Richard Stallman's Cloudy Vision

Stallman argues that cloud computing causes users to cede too much control of their tools, their data, and their privacy to vendors.  But this claim can only be evaluated relative to the likely alternatives.   What Stallman has in mind -- what he has advocated with admirable consistency for over 30 years -- is a world in which every user maintains maximal control over his own computing environment, using open source software and personal vigilance to maximize freedom from the agendas of big companies and governments.

Richard Stallman, never shy with his opinions, has recently weighed in on cloud computing: he's against it.  I have a lot of respect for Richard and his contributions to the industry, but, not for the first time, he's erred by seeing black and white where the world is a more subtle shade of gray.

If you've embraced  his preferred alternative, you're undoubtedly running some open version of UNIX (Linux, BSD, etc.) on all of your computers.  You, or someone in your organization, are facile with the UNIX administrative commands and procedures that keep your system running smoothly, without recourse to tools provided by such vendors as Microsoft, Apple, or Oracle.  You don't blindly load vendor security patches, but instead follow some of the many streams of information about UNIX security tools and patches.  In short, you're a hard-core geek, and more power to you.  You're also one in a thousand.

More likely, however, you're thoroughly locked in the embrace of one or more vendors today, and although you may sometimes grumble, you don't seriously consider moving to Stallman's path.  Perhaps you're even aware that you've chosen an IT technology path that constrains your freedom more than is strictly necessary, but you accept that choice in exchange for the simpler administration that comes with vendor lock-in.  If your company is 90% geeks, you may be largely Linux-focused, but if your company views IT as a means to an end, you've probably embraced a few vendors as the simplest way to minimize your effort on IT, so that you can focus on your real business.

If that's who you are today, then Stallman is wrong because he has misindentified your priorities.  If your goal is to use IT as a resource, cloud computing is the next logical step.  It replaces a vendor-provided infrastructure with a vendor-managed exostructure.  Moving from a vendor-centered environment to an open source enviroment will inevitably increase the effort you need to devote to IT administration.  Moving to cloud computing will decrease it.  It's really that simple.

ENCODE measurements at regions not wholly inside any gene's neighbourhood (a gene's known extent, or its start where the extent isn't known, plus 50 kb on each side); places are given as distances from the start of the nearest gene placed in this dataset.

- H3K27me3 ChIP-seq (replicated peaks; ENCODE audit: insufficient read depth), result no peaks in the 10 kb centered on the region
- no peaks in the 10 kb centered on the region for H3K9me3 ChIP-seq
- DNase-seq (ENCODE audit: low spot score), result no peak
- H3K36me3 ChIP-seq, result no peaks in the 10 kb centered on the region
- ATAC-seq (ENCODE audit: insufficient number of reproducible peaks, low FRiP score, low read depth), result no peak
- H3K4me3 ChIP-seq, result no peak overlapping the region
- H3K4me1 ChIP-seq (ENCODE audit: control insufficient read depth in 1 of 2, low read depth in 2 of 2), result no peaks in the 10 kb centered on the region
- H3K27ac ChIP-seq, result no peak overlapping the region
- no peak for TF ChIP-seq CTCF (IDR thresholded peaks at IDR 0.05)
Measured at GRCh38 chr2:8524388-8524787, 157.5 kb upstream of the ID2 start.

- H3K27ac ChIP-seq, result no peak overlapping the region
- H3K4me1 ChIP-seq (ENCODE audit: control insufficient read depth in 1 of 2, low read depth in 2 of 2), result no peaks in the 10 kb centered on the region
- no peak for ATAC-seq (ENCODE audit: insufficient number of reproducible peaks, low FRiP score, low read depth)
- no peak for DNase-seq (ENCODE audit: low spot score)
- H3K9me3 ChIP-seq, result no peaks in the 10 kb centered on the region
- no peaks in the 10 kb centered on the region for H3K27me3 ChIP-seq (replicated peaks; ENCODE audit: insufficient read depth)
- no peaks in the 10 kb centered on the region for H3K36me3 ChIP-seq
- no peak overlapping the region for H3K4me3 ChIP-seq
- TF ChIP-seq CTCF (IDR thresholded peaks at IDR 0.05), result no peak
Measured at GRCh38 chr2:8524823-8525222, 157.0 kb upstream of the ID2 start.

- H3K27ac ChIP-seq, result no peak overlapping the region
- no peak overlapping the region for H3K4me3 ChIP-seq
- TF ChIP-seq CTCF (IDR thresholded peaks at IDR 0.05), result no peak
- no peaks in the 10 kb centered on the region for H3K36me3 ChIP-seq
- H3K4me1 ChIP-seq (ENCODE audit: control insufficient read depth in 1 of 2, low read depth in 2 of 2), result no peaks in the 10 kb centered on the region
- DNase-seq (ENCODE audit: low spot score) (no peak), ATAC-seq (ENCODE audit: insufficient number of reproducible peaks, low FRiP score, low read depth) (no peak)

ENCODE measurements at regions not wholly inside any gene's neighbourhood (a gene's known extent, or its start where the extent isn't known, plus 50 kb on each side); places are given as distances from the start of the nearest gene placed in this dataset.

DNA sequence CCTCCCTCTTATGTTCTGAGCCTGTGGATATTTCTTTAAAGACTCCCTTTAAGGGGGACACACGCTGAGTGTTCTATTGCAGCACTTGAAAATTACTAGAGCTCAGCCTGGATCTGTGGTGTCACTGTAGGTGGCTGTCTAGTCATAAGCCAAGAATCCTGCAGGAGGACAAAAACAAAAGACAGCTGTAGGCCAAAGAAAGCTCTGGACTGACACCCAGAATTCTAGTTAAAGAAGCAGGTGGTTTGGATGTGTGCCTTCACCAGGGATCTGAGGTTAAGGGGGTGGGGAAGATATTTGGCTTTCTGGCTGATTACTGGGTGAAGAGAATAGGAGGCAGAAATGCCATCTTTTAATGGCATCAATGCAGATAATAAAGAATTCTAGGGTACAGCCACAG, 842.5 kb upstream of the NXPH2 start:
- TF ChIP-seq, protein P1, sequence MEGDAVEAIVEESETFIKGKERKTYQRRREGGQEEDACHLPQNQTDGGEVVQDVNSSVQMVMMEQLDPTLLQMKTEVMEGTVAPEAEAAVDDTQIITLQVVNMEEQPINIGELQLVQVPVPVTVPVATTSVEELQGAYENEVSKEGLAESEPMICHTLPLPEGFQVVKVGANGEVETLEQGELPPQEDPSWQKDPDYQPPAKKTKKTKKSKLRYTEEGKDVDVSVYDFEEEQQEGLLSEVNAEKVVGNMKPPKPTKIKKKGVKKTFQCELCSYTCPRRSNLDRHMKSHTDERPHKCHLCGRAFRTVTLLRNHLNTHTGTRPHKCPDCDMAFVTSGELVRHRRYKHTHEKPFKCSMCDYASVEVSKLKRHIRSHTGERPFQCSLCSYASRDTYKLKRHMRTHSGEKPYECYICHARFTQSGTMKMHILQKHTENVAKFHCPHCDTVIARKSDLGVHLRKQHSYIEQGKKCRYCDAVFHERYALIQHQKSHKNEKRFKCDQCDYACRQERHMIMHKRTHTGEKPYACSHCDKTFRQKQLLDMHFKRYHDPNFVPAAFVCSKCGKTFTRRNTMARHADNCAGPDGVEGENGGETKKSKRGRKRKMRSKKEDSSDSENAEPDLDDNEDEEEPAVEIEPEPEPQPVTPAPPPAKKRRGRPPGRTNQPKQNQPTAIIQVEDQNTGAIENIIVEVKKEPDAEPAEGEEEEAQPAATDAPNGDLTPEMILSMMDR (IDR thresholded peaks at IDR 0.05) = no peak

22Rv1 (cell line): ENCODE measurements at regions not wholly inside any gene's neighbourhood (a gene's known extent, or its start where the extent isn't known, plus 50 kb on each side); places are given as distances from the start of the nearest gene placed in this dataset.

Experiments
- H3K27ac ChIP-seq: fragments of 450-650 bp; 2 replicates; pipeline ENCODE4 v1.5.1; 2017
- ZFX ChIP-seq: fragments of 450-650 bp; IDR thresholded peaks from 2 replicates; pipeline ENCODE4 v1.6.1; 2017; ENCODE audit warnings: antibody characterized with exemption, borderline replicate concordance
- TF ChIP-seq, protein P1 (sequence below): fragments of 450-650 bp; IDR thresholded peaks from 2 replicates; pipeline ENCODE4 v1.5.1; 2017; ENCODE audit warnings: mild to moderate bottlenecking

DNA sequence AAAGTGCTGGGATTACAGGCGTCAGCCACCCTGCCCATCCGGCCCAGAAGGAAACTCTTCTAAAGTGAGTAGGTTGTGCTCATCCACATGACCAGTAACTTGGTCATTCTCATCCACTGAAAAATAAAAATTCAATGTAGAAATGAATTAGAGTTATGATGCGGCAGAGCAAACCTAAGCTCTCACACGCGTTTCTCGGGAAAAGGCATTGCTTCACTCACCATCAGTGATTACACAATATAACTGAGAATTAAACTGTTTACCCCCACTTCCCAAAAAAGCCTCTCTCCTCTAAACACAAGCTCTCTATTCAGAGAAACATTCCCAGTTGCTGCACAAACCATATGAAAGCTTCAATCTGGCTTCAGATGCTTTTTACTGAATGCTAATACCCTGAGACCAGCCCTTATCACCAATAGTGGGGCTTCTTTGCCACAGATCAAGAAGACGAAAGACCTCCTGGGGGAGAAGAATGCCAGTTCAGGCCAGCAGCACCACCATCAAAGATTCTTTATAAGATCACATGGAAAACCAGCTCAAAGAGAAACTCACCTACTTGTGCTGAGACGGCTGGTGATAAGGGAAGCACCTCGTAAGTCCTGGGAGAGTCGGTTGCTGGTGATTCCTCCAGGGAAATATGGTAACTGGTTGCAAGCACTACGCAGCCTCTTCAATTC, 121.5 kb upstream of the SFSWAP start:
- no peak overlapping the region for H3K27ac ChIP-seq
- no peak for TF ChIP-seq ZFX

Stallman is right in pointing out the price you pay.  You accept a certain amount of vendor lock-in when you choose any cloud computing vendor, as you do when you choose an operating system or database vendor.  (You can minimize the lock-in with contractual arrangements and diligent oversight, but it will never be as easy as you'd like, just as switching operating system vendors will never be painless.)

Computing for the masses is evolving towards a utility model, like so many other technologies before it.  Today, the odds are overwhelmingly high that your business gets its electricity by simply outsourcing the infrastructure for its generation and maintenance to a utility company.  Only if you have special needs do you accept the cost of doing more work yourself:  a large data center will maintain an emergency generating infrastructure, and a laboratory may maintain special power conditioning equipment.  You probably need neither.

Similarly, in the future most businesses will be able to outsource most computing needs, accepting a relatively standardized service from a single vendor in exchange for freedom from understanding the details of how it works.  Meanwhile, some vendors -- those with specialized needs and/or expertise -- will value the other kinds of freedom Mr. Stallman advocates highly enough to follow his advice and maintain their own infrastructure.

In short, Stallman's analysis of cloud computing's tradeoffs is on the money, but his estimation of how to make those tradeoffs is skewed heavily toward users who resemble... Richard Stallman.  As a long-time open source advocate, UNIX geek, and Linux contributor myself, my heart is with Stallman's message.  But as a businessman who understands how little most people understand technology, and how incidental technology details are to most businesses, my head tells me most people should choose the opposite path.  If cloud computing at its worst entraps users with golden handcuffs, open source computing at its worst drowns users in technical details.   Most people view the selection of IT infrastructure as a pragmatic choice, not a political one, and will choose the path that makes it easiest to get their job done.  More and more, that will lead them to choose cloud computing.